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Rotorua and the Coromandel Peninsular

Oh yes we blame it on Google! The missed day that is.

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Hi every one our time in NZ is fast coming to a close. We could spend the same time again and still not see all that interests us. We have now spent a couple of days in Rotorua and have since moved on to stay for a few days in the Coromandel area. Before we bring you up to date we must deal with the missing day! We are blaming our senior moment on Google. What we have now realised is that as we travelled eastwards at the start of our holiday and lost about 13 hours of time, the Google calendar on which we relied for our timetable and itinerary moved everything forward by one day. So we didn't lose the plot we were googled! I think Google should sort this out for travelling folk as it must be a common problem.

Anyway back to Rotorua. Despite the faint smell of bad eggs that pervades the whole area (on account of thermal vents and volcanic activity) Rotorua is quite a smart place. It has the largest concentration of Mauri people and most of the tourism businesses are Mauri owned and operated and this is a tradition that goes back to the 1860s when the first European tourists started to come to take the waters and see the geysers. There are lots of jokes on the subject of geysers, which Kiwis pronounce "guysers" not "geezers" as we do. On our first afternoon here we went down to the main museum and were treated to an earth moving moment. Whilst sat on benches in a small cinema watching a film about the history of the town the film relayed the account of an event in 1866 when there was a violent volcanic eruption that caused the death of 120 people many of whom were European Tourists. At this point the benches started to shake violently accompanied by very convincing noises. It was quite effective and took us by surprise albeit there were warnings that young children and people with heart conditions etc should not attend! The museum was housed in a beautiful old Victorian style former Bath House that was set in parkland with several bowling greens which were being used. It looked like a very English scene apart from the weather which was much too sunny!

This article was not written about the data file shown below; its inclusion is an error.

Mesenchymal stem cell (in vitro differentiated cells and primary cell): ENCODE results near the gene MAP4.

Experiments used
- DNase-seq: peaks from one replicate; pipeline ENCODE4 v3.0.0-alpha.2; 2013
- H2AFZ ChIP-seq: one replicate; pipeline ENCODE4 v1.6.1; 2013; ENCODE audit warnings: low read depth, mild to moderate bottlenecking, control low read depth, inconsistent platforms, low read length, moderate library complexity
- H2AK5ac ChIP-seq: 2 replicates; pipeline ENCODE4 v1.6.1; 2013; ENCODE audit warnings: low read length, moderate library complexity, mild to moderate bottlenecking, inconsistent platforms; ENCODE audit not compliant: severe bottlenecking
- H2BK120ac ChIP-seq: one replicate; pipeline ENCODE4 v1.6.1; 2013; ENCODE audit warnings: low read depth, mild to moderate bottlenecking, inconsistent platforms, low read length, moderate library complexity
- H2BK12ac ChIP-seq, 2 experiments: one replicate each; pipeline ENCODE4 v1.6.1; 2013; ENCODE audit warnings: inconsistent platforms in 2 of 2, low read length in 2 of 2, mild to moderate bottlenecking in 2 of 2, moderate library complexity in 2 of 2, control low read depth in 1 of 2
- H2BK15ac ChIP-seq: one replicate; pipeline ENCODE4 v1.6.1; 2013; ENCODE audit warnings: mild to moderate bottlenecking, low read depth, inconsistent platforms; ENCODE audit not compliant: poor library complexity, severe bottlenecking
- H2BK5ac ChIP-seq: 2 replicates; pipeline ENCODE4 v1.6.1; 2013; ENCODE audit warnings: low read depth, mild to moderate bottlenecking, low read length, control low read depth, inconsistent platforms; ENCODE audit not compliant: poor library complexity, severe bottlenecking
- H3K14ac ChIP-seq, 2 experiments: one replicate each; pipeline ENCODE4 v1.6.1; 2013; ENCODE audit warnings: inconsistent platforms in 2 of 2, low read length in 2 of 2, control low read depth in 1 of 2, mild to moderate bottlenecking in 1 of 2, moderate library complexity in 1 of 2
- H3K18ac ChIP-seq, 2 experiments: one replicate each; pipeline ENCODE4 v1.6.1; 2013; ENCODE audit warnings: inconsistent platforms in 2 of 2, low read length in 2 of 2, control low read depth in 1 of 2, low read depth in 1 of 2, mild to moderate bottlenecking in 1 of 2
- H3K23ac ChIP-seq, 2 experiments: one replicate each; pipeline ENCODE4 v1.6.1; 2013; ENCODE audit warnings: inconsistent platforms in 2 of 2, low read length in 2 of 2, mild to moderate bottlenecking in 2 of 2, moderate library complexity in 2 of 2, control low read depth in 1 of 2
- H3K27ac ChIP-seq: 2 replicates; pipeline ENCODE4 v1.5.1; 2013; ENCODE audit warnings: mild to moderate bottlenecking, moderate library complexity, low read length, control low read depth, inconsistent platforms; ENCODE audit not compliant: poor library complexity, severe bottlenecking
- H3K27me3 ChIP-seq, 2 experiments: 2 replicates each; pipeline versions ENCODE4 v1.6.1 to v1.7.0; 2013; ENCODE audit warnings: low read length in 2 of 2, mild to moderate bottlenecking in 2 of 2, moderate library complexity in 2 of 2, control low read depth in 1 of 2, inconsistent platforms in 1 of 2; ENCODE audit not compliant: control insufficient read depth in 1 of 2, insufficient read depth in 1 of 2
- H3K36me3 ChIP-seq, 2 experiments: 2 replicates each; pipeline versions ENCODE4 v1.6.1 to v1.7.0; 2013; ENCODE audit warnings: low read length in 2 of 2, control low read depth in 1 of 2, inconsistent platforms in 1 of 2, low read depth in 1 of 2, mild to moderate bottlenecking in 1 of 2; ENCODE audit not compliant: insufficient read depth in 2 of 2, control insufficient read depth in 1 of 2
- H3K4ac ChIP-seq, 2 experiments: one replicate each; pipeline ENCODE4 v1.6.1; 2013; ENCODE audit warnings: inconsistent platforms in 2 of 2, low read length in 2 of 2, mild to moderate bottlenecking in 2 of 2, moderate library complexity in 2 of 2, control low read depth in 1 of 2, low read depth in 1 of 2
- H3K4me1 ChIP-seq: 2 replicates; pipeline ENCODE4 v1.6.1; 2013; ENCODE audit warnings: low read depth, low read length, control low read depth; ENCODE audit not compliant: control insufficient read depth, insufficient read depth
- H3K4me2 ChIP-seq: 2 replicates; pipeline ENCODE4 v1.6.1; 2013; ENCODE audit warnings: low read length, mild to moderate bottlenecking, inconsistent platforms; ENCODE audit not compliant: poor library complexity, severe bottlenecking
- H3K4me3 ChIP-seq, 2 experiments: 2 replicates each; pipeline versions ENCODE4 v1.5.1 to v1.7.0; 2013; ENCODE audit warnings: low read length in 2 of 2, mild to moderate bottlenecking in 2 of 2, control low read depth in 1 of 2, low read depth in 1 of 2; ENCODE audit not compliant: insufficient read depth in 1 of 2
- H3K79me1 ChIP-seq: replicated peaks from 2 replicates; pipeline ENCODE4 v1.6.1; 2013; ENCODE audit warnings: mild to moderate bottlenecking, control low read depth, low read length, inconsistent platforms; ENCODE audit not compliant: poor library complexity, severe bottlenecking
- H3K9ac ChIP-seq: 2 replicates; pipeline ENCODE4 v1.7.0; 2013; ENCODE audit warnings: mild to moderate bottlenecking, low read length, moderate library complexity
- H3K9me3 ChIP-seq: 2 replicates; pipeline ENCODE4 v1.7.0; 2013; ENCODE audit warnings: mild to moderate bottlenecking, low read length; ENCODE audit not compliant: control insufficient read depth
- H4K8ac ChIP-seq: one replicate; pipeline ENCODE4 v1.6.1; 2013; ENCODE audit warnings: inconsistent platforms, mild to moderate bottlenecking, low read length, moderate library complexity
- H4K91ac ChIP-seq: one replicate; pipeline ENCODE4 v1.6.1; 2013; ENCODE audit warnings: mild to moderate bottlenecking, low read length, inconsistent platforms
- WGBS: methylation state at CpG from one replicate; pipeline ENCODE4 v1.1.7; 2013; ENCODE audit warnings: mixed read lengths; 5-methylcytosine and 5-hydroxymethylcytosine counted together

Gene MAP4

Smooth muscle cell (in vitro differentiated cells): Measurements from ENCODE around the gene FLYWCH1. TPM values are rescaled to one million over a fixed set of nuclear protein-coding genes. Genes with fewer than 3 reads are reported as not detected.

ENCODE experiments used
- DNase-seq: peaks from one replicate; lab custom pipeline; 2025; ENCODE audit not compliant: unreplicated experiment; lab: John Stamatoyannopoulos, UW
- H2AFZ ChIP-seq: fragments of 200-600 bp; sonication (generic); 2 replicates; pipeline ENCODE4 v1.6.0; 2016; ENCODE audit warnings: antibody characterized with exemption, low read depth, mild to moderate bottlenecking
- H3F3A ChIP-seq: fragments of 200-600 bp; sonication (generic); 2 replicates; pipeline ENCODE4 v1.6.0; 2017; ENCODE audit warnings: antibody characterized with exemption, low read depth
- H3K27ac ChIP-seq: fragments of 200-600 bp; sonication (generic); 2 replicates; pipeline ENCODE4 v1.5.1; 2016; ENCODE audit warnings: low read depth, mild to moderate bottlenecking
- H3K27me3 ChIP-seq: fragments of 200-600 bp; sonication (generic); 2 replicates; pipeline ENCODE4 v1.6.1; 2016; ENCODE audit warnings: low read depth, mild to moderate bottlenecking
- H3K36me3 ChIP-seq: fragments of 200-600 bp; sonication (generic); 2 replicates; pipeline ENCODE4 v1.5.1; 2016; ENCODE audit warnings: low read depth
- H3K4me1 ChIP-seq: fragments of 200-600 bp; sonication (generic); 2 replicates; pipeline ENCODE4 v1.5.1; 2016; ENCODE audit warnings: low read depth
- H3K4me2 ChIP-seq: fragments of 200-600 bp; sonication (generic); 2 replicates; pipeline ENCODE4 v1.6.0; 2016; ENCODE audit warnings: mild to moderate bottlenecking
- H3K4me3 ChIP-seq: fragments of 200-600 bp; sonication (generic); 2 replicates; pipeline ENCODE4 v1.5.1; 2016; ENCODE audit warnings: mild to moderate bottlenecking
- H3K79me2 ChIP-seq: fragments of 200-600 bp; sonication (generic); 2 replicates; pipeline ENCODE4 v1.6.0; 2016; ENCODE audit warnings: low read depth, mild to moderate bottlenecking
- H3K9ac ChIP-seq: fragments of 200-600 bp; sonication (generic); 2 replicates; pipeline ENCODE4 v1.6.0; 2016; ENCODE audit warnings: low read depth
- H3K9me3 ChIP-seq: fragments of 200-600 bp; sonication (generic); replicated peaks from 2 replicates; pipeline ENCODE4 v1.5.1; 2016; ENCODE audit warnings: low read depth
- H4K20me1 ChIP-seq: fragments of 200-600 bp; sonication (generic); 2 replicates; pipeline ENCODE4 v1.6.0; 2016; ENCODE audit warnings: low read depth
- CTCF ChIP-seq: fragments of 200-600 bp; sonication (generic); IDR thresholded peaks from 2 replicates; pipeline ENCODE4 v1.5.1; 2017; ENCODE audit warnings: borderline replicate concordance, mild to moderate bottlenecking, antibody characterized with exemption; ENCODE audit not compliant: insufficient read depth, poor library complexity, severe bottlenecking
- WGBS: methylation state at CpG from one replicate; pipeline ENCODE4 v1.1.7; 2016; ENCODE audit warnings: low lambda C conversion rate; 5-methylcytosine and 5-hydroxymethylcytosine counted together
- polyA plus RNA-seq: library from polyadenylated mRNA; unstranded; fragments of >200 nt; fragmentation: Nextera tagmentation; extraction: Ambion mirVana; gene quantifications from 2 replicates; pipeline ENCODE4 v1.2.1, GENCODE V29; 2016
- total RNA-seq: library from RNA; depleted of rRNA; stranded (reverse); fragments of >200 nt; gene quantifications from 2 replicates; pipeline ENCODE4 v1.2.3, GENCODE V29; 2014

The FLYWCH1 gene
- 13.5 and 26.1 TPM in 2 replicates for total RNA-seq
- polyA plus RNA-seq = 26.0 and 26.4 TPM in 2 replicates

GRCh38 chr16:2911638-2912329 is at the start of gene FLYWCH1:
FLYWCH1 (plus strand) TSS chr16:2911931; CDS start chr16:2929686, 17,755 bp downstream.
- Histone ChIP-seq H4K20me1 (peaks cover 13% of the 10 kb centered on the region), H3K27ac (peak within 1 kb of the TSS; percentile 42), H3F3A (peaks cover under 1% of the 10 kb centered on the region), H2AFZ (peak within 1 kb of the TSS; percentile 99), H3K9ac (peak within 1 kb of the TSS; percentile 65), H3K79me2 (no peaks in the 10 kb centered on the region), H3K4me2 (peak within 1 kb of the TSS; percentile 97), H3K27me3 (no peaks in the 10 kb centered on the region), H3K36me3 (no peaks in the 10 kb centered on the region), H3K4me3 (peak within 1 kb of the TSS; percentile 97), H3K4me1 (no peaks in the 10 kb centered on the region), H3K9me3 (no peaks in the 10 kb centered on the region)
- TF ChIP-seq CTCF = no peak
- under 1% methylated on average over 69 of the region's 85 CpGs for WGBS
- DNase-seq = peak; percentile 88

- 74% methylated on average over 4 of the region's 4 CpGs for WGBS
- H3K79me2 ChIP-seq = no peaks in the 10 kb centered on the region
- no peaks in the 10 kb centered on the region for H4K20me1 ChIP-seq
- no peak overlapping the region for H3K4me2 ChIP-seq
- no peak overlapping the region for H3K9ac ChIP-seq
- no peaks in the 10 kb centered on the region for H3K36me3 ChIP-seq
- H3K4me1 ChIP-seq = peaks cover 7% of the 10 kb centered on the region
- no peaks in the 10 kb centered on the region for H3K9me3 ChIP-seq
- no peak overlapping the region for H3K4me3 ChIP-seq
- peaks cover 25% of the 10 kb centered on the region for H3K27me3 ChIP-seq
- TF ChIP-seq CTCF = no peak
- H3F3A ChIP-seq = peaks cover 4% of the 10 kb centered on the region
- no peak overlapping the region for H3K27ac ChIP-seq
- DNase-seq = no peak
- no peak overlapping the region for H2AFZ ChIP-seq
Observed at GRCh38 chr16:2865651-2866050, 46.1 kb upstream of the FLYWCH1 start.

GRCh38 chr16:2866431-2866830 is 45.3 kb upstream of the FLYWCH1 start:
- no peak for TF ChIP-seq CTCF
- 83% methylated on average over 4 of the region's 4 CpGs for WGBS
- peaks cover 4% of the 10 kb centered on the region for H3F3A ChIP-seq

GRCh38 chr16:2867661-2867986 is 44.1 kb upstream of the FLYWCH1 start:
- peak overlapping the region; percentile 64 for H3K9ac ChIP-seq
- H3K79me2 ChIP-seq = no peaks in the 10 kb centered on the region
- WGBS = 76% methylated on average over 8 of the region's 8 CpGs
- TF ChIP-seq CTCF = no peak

On the camp site there was a spa pool served by thermal waters at a constant temperature of 37 centigrade, very nice. The following day we had an overload of geysers, thermal vents, bubbling mud pools, colourful rock formations, multicoloured lakes and to top it off a Mauri cultural evening with music and dancing and the Haka followed by a hangi meal, ie a meal cooked in a pit heated by hot rocks. It was a great evening, Christine was not inclined to get up on the stage when invited to try the pom pom swinging and dancing, known as "poi" but very embarrassingly and unfortunately with pictures to prove it Frank did get up and do the Haka, not very convincingly especially when he stamped on the foot of the guy next to him!

So today we have moved on to Coromandel and after much debate and soul searching we've decided to stay here for two nights, then one night at the Kauaeranga Valley at the base of the Coromandel Peninsular and then finally on to Auckland for our last night. This means we will not get up to the Bay of Islands after all - we would just not have time to do it justice. Anyway it's hot and sunny here and there are some lovely walks as the coastline is fabulous. Loads of sea food to try too!

Posted by FandC 19:35 Archived in New Zealand

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